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How coronavirus could change the global order

Western diplomacy might, if used judiciously, change Chinese behavior while Beijing is on the defensive

March 11, 2020

10:03 AM

11 March 2020

10:03 AM

As much as it is a threat, coronavirus is also an opportunity. This clear demonstration of the chaos that the unseen can cause both advanced and developing nations gives global leaders the chance to reset positions and behavior.

In coronavirus and Sars, China has been at the epicenter of genuinely life-changing diseases. The circumstances in which these illnesses developed are completely at odds with the animal welfare and health and safety regulations common in most developed nations.

The trade in snakes, pangolins, bats and other wild animals has been outlawed by the Chinese authorities. Beijing has the authoritarian might to enforce the prohibition effectively, so long as they actually mean it. In some ways, it could be pushing at an open door with the Chinese population. These ingrained habits that have been inherited down the centuries, in fact, die hard with the older, more superstitious generations. Perhaps closing the door on ‘free’ movement across vast swathes of China will have made an impact. But so too might the sight of older friends or neighbor being carried out in body bags.

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The Chinese government could go further and promote a re-education program on the efficacy of folk and herbal remedies. Too many elephants and rhinos have died to provide powered horn to those unable to generate their own.

As the leadership looks to expand its global leadership pretensions through the ‘Belt and Road’ policy, particularly in Africa, it could look to starve a market that causes despair elsewhere. The argument that the Chinese people will acquiesce to an authoritarian regime in return for ever-increasing prosperity has equal force in these circumstances. Take the antibiotics and Viagra and watch China improve its reputation.

It behoves the West to push these proposals gently. Blaming China will only provoke and here it is better to turn the other cheek. Indeed, we need to remember that the heir to the British throne is a supporter of homeopathy, which is roundly derided by the medical profession. Let’s not get too far ahead of ourselves when it comes to weird ‘remedies’.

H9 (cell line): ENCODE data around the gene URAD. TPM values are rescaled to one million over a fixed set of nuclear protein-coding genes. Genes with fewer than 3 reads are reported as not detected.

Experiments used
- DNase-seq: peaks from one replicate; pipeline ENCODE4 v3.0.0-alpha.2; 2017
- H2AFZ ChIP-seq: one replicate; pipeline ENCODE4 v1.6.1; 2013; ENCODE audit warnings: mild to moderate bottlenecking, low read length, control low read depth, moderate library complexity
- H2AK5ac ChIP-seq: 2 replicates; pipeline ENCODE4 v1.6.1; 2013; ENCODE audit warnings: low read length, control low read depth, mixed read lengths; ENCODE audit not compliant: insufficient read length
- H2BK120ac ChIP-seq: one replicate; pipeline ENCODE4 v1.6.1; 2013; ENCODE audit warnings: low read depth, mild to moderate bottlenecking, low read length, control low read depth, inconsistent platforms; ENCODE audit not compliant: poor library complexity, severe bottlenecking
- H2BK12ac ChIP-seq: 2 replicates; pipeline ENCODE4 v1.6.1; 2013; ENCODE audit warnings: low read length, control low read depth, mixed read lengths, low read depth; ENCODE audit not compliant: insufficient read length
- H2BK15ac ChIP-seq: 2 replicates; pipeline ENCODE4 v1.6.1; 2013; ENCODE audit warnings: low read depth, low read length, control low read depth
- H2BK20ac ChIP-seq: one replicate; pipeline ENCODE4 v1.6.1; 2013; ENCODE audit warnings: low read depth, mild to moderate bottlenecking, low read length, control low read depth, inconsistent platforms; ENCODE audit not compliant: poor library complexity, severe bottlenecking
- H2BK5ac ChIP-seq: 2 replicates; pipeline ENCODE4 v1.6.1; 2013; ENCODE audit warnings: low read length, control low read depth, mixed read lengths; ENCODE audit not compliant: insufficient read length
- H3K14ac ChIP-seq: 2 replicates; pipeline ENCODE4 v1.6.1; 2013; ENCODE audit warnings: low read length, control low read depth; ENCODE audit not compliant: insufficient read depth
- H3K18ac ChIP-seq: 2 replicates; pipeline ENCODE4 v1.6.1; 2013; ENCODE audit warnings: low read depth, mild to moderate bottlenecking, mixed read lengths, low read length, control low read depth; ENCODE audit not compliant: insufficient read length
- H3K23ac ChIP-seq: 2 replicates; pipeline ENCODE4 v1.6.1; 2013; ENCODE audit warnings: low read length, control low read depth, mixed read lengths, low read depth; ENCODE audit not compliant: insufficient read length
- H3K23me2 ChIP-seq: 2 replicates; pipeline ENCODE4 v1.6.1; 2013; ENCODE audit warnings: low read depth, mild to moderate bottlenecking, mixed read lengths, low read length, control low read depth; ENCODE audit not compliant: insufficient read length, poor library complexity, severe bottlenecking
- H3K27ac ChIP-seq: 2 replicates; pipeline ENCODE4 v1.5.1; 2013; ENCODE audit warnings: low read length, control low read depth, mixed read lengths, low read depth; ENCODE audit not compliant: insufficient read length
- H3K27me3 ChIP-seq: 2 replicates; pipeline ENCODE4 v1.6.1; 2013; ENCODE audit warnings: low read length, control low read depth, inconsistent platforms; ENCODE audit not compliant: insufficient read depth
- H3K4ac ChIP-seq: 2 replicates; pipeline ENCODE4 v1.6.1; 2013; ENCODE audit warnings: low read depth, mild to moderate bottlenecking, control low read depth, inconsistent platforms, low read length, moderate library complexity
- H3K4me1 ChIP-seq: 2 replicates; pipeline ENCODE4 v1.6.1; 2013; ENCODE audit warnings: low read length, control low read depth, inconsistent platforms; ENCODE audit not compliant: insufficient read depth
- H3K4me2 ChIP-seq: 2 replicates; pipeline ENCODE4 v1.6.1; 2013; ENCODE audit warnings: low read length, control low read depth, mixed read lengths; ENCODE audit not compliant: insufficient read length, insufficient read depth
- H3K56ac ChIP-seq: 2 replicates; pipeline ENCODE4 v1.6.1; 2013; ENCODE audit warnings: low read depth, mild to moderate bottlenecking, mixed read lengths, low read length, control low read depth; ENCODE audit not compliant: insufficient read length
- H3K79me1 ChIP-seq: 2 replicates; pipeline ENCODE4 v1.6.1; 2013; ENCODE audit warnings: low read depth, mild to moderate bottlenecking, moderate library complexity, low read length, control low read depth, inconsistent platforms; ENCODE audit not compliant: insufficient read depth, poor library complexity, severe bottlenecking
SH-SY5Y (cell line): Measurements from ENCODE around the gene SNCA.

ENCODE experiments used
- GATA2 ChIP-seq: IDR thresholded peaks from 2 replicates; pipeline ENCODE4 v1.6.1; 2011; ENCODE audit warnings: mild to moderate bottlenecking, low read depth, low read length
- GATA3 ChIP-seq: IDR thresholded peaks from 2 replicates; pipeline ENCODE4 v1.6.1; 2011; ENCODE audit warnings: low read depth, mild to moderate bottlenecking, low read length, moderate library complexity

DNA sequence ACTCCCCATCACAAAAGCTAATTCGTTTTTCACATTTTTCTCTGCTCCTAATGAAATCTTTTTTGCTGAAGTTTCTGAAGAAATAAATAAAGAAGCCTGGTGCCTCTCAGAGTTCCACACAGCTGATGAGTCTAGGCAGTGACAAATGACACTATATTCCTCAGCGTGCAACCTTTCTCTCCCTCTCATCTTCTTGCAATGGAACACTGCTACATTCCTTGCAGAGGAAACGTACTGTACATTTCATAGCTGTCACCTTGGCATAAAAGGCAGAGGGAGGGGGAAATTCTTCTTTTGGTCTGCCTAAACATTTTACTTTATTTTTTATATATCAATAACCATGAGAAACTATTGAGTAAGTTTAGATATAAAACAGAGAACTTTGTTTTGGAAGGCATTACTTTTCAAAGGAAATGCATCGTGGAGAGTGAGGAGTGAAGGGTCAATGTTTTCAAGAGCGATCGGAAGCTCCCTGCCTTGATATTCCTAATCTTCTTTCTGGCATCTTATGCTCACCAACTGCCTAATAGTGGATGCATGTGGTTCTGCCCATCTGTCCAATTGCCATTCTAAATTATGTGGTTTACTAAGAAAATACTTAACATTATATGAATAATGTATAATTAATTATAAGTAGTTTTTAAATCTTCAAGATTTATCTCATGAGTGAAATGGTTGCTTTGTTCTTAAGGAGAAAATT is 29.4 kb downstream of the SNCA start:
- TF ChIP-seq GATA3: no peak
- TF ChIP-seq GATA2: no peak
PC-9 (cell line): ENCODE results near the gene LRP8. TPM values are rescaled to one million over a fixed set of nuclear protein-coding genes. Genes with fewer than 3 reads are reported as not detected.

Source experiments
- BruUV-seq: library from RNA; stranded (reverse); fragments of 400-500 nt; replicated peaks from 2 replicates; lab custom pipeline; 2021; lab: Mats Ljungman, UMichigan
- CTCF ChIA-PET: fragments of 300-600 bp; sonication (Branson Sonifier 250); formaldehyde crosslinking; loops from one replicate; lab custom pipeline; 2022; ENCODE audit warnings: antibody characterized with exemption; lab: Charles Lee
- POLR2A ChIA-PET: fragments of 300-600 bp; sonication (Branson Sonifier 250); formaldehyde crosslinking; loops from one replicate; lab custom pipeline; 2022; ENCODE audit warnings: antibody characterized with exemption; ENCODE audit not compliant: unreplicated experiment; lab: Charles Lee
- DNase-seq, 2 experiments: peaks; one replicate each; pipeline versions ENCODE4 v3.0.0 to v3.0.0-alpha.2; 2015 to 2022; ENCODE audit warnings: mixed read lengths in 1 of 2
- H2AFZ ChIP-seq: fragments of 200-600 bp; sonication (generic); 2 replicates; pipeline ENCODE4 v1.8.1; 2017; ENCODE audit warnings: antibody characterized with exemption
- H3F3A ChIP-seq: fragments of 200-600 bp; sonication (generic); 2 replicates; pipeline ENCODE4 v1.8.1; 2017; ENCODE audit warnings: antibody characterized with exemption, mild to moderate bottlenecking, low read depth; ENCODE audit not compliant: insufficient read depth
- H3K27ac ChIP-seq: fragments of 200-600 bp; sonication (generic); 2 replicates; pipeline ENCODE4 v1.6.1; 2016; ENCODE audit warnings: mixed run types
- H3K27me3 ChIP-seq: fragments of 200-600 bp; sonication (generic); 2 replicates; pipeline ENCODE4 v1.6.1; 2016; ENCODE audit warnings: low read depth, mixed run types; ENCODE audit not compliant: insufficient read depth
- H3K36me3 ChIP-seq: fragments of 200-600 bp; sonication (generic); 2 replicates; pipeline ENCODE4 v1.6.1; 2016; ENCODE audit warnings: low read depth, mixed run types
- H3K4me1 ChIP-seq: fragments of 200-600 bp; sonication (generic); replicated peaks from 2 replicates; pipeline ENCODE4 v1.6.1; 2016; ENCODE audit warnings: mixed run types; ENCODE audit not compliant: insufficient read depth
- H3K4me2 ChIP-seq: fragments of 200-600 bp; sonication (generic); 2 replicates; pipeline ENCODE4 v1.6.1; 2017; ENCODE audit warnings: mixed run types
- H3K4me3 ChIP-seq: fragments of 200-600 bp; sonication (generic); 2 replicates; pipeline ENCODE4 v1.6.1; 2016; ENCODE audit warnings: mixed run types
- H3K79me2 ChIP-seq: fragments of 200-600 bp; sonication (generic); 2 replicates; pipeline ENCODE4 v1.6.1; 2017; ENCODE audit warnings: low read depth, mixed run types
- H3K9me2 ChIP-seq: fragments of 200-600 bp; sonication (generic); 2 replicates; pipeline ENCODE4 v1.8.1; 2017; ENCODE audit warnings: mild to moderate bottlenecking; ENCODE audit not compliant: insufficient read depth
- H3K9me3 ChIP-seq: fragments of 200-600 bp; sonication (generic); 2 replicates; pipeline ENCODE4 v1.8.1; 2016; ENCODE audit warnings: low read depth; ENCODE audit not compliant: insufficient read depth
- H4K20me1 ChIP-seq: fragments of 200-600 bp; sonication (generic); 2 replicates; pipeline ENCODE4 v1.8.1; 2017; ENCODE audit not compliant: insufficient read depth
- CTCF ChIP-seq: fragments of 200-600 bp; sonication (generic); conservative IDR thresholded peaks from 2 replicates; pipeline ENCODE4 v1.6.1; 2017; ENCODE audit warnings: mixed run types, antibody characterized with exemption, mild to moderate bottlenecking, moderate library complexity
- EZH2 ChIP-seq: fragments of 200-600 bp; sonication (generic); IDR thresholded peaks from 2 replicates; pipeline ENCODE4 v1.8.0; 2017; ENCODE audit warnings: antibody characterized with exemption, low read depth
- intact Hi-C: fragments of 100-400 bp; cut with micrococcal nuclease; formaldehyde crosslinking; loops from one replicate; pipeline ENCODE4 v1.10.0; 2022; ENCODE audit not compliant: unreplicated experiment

There is a further point of pressure on China, which is the economy. The country enjoys some 20 percent of world trade as opposed to about 5 percent at the time of the Sars outbreak, China has become enormously strong. The battle with Donald Trump has shown that it is also a potential vulnerability. The unspoken pact with the Chinese people depends on further economic progress. The regime is now seeing what it is like when there’s a wrench in the works, be it the president or a nasty virus.

Western diplomacy might, if used judiciously, change Chinese behavior while Beijing is on the defensive. There could be gains to be had, for example, in the climate change debate but it is hard to think at this stage of any great improvements on human rights. Incremental change, nonetheless, would be welcome.

It is far too soon to speculate on what might be the end result of the current crisis in terms of lives lost, costs to health services, the disruption of day to day life and the cost to the global economy. Those costs would be harder to bear if, once a vaccine is discovered and Covid-19 is confined to the medical books, the world returned to business as usual. There is a chance for change. Do we have the skill to make it happen?

Jonathan Haslam is former chief communications secretary to John Major. This article was originally published on The Spectator’s UK website.


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